What Is Speedometer Calibration? Definition, Meaning and Concept

Speedometer calibration is the mechanical process used to validate the speedometer output against the true travel speed of the vehicle. A speedometer is a measurement tool commonly built into the dashboard of every motorized vehicle or boat. The purpose of a speedometer is to provide an accurate indication of travel speed to the driver. There are two types of speedometers: analog and digital.

When any motorized vehicle is assembled, a speedometer calibration is performed. Factory personnel set the speedometer gear to correspond to the ring and pinion ratio as well as the vehicle's tire size. The speedometer value is set with a fork or a strong magnet. Speedometer calibration takes into account the gear ratio on the driveline, tire size, and the final drive ratio on the differential. All three items have an impact on the accuracy of the speedometer.

The transmission ratio determines the speed at which the speed can increase or decrease and is independent of the type of transmission. Tire size is the most important factor in correctly calibrating a speedometer. One full turn of the axle results in one full revolution of the tire. If you change the tire size, the vehicle will cover more or less ground in the same tire revolution.

It is important to remember that speed is the value of the distance traveled divided by the time. The speedometer provides information based on the distance traveled in a tire's rotation and the amount of time required to complete the rotation. A change in tire dimensions alters the amount of ground covered. The speed reading provided by the speedometer will be less than the actual speed the vehicle is traveling.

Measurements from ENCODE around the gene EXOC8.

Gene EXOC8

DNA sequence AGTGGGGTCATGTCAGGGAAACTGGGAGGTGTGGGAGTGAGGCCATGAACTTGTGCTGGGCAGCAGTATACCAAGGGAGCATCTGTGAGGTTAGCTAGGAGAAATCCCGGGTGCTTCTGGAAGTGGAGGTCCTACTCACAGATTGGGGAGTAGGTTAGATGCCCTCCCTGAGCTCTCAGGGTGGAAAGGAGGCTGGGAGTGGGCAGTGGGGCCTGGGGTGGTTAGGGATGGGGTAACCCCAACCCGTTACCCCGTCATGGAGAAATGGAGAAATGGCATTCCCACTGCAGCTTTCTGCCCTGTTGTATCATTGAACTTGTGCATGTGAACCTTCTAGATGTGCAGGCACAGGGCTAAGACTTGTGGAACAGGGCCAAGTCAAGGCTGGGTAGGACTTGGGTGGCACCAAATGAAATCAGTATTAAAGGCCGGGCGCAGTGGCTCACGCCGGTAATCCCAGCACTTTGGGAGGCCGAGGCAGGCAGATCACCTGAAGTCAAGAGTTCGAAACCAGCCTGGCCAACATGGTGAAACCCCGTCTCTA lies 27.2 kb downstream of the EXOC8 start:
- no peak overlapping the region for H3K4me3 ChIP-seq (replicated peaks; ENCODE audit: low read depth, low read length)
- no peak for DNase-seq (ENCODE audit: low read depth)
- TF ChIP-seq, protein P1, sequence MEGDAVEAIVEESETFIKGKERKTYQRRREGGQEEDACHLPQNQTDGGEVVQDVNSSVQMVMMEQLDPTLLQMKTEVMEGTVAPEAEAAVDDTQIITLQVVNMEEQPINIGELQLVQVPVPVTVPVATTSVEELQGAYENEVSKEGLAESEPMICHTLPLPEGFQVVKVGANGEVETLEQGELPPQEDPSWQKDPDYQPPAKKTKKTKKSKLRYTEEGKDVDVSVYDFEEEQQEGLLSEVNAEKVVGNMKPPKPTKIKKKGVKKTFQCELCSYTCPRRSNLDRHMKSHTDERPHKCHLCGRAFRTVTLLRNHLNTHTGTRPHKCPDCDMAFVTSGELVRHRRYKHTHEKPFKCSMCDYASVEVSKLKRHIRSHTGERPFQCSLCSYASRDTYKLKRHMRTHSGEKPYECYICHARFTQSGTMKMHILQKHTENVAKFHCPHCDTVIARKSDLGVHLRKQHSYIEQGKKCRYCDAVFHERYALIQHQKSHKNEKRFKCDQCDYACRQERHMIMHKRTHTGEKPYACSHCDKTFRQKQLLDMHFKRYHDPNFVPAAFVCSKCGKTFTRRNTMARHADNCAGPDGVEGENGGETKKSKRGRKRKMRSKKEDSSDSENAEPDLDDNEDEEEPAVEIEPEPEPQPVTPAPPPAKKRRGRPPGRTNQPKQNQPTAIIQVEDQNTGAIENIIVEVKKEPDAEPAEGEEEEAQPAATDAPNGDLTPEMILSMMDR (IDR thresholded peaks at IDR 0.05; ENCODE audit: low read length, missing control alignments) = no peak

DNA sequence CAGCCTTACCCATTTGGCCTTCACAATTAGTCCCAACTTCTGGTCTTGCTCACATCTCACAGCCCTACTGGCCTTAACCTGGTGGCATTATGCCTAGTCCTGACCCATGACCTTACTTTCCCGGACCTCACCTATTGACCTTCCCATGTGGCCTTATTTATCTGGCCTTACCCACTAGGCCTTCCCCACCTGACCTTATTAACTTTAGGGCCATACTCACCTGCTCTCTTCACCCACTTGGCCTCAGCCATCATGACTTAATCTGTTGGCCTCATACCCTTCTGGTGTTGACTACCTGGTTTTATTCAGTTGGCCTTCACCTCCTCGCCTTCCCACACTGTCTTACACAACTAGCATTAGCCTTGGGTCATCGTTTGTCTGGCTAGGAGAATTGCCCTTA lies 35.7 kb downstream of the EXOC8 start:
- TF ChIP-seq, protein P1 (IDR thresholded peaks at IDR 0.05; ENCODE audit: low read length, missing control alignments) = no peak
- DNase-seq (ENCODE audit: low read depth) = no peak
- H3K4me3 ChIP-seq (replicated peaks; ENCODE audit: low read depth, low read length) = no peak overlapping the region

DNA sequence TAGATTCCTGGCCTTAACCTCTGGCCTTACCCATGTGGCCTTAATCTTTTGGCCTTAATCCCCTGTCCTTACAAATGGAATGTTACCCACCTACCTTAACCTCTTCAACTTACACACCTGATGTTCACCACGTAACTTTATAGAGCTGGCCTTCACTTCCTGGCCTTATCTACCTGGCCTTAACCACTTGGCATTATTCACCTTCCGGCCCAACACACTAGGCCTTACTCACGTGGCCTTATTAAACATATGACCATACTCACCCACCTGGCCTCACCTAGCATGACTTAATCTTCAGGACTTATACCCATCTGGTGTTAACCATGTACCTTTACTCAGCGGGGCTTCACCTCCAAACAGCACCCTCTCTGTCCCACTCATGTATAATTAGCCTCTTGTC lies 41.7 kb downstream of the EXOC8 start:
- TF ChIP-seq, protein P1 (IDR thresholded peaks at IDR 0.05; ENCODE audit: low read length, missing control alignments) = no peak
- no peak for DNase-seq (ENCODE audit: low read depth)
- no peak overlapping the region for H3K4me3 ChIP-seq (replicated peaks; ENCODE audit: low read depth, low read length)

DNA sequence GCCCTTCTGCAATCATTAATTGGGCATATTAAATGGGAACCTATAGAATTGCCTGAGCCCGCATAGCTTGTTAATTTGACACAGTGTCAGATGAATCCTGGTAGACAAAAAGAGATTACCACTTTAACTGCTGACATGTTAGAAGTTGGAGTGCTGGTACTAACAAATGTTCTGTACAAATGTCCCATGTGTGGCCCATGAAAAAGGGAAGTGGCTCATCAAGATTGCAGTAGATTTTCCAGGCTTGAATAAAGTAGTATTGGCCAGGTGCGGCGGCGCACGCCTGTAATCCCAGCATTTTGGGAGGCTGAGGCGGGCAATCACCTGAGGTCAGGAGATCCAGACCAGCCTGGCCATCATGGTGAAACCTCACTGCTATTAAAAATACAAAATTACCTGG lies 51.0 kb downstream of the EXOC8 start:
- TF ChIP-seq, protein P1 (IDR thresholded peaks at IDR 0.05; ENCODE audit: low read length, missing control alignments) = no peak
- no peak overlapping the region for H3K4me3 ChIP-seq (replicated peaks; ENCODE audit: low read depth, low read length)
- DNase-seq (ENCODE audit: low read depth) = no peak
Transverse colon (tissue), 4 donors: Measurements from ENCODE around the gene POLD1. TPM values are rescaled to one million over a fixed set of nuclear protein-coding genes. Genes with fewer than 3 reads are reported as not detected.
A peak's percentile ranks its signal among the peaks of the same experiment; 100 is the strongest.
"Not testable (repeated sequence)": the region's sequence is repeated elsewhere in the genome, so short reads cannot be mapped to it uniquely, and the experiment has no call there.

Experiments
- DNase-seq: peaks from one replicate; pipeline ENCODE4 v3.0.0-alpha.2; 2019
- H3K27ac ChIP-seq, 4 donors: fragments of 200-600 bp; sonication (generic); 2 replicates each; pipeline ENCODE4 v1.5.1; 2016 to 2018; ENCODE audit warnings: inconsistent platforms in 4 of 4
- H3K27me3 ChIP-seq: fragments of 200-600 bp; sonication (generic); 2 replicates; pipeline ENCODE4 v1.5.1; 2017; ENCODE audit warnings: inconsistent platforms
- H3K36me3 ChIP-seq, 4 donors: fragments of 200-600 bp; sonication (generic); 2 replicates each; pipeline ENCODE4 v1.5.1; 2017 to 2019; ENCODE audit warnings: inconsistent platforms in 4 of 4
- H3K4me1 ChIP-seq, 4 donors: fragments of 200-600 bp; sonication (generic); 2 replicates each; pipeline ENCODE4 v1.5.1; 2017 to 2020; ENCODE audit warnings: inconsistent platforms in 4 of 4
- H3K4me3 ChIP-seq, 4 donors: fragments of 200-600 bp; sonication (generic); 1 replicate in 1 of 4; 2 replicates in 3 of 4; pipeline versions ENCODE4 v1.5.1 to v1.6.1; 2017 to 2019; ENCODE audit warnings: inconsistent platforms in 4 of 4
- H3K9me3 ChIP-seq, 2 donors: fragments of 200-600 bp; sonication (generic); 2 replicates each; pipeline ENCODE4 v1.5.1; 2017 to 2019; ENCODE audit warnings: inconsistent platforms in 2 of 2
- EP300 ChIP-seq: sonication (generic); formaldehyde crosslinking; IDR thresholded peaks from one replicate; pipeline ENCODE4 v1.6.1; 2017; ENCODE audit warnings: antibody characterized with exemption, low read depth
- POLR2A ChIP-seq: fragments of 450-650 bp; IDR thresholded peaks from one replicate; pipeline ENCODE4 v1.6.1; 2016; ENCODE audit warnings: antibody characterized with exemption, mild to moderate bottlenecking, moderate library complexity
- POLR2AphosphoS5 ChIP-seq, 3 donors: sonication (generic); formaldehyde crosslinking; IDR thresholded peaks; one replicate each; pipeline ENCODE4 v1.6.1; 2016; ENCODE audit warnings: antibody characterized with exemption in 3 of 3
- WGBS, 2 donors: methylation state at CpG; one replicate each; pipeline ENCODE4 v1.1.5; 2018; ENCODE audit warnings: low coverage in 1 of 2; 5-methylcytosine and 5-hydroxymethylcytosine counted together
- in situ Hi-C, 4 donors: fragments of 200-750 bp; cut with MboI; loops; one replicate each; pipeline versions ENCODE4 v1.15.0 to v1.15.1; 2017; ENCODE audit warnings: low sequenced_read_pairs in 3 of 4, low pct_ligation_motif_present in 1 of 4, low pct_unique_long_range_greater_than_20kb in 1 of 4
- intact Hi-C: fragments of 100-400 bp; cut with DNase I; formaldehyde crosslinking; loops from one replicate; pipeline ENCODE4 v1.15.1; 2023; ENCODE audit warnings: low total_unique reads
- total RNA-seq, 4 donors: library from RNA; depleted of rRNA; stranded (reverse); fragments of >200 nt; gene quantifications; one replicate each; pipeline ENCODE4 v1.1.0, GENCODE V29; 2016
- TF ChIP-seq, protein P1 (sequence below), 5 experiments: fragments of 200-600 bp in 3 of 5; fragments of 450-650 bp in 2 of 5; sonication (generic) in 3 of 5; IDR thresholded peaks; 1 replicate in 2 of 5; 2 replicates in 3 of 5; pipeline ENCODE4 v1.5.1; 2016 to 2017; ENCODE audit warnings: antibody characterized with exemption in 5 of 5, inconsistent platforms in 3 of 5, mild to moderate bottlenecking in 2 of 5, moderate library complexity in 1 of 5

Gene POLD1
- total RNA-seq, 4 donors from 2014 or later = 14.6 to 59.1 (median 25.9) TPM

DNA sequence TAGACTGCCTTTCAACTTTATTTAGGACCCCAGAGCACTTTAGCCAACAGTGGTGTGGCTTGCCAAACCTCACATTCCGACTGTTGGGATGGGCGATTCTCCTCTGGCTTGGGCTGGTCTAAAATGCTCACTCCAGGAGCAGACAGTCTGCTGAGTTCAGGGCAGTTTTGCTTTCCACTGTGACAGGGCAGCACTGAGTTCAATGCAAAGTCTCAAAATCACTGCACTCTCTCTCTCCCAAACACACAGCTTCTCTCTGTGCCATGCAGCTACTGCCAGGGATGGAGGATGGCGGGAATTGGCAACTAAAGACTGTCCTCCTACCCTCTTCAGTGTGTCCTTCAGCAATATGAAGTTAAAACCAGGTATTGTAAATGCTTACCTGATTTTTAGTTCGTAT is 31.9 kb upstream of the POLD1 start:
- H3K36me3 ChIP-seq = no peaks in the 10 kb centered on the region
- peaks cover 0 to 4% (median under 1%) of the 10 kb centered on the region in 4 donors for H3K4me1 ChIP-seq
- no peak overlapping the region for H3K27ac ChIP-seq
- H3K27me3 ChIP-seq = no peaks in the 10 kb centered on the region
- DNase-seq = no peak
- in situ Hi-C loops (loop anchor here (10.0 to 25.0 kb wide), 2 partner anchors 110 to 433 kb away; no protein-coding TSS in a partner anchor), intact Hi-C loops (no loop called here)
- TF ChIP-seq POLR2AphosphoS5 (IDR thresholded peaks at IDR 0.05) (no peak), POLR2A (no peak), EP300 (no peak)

The final drive ratio in the differential determines how the vehicle responds to acceleration or braking requests. The rate of change has an impact on the speedometer speed calculation and can lead to incorrect information if the ratio is incorrect. When a vehicle's tire size is changed, a speedometer calibration must be completed. This correction can be done by adjusting the coil or by changing the strength of the magnetic field. To modify the magnetic field, use a strong electromagnet to adjust the speedometer's internal settings by moving the magnet toward and away from the speedometer.

Check the results carefully to make sure they are correct. Test the results by comparing the speedometer value to the rotary drive cable input. The special equipment required to access rotary drive cable data is available from your local auto mechanic shop. This simple test is very quick and ensures that the speedometer is correct.